How to Become a HAP Author

Thank you for considering Health Administration Press as your publisher. We are always interested in exploring new publishing opportunities. Please read a description of our publishing program.

How to Prepare a Proposal

HAP welcomes book proposals on a wide range of issues related to health services administration. Topics of interest to HAP include, but are not limited to, executive leadership and career development, financial management, information management, health services management and administration, workforce issues, legal issues, quality and safety, health systems and delivery, and healthcare marketing and planning. Click here for a list of the textbooks we are seeking.

The primary audiences for our books are senior-level healthcare executives in provider organizations and faculty and students in health administration and related courses. Although some books are suitable for both audiences, we encourage you to choose one audience when you prepare your proposal. Books that focus on and are written for one audience tend to more successfully convey their message.

Please be advised that we are unable to consider proposals for memoirs or autobiographies; books that are very personal, based solely on your own experience; or fictional tales set in the healthcare workplace. For HAP's executive audience, we recommend proposing books with practical strategies to maximize job effectiveness. For HAP's academic audience, proposed books should align with courses in the health administration curriculum.

Submitting Your Proposal

To help us learn about your book idea, your proposal should include:

  • A working title and all authors' names, street addresses, telephone numbers, and e-mail addresses.
  • A clear statement of the subject matter, including your approach and reason for writing.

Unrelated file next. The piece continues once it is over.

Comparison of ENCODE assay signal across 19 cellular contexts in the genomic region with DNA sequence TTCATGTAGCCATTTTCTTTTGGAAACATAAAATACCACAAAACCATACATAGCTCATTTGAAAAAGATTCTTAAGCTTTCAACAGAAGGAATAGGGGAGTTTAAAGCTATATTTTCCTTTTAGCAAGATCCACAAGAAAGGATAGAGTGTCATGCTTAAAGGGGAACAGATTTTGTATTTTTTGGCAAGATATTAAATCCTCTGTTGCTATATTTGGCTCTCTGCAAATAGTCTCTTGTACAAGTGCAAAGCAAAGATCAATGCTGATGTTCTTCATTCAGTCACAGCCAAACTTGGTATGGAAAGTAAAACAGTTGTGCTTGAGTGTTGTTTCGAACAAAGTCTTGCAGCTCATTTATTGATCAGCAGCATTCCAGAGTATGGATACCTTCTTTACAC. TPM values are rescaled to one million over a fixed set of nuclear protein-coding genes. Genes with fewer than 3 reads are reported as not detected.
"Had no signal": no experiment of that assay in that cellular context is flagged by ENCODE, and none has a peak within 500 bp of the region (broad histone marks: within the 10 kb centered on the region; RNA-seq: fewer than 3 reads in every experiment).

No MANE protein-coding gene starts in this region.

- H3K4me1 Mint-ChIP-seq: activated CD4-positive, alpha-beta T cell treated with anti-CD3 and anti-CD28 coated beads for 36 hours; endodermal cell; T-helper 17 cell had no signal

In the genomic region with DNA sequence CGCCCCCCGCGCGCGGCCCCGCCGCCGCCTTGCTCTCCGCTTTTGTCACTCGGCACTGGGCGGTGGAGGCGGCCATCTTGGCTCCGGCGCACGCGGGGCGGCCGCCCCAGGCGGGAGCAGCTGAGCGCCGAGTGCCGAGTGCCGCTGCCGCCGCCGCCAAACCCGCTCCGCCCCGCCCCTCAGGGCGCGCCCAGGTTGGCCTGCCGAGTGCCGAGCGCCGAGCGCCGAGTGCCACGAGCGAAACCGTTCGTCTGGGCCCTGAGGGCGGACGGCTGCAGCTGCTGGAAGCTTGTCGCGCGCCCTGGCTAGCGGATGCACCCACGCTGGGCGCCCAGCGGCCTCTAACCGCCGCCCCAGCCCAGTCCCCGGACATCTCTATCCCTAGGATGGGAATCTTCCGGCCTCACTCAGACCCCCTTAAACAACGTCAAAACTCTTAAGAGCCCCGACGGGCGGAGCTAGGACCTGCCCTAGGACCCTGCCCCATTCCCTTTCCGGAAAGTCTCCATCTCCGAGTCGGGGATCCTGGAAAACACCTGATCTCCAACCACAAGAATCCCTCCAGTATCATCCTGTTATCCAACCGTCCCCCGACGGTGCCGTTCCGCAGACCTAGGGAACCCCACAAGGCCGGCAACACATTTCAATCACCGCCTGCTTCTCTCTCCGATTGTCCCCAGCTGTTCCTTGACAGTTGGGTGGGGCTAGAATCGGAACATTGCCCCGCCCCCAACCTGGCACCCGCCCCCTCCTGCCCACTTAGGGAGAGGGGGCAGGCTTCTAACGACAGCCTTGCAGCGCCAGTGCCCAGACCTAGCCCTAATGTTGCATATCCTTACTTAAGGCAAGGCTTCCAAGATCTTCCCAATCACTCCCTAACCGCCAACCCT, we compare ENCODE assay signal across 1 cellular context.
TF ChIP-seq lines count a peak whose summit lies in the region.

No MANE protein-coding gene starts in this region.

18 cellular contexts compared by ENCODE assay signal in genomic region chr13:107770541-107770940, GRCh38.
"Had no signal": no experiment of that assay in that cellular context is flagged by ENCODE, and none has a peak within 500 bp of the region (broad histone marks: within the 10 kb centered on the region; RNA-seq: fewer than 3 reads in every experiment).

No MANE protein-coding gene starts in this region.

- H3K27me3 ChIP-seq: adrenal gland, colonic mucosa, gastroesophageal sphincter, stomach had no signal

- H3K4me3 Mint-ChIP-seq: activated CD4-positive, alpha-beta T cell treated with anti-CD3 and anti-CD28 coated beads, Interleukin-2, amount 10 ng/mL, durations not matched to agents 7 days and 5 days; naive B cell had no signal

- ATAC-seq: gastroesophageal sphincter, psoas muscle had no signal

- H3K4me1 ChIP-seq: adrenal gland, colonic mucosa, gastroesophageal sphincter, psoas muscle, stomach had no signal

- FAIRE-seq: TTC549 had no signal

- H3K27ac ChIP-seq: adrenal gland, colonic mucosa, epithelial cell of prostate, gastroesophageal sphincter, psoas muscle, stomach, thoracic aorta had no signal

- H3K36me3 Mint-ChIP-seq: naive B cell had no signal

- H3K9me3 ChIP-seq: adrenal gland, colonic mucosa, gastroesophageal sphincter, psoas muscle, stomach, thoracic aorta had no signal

• A detailed outline, including chapter titles and chapter subheads, with accompanying prose as you see fit.
  • A description of the book's primary and secondary audience. If you are writing a textbook, tell us whether it is primarily for graduate or undergraduate programs and in which course(s) the book might be used.
  • An assessment of the book's position in the market, including a list of and comparisons to competing titles. When compared to already-published books, tell us how you think your book will be different from or better than the competition.
  • A description of the key features and benefits. If you are writing a textbook, detail the pedagogical features (for example, case studies, special-feature boxes, discussion questions, or chapter summaries) that will be included. Also, for textbooks, describe the ancillary material provided for instructors and/or students.
  • An estimate of the number of pages (use 8 1/2 x 11, double-spaced manuscript pages as a guide).
  • One or more sample chapters or a writing sample. Chapters other than the first introductory chapter(s) often are more representative of your style.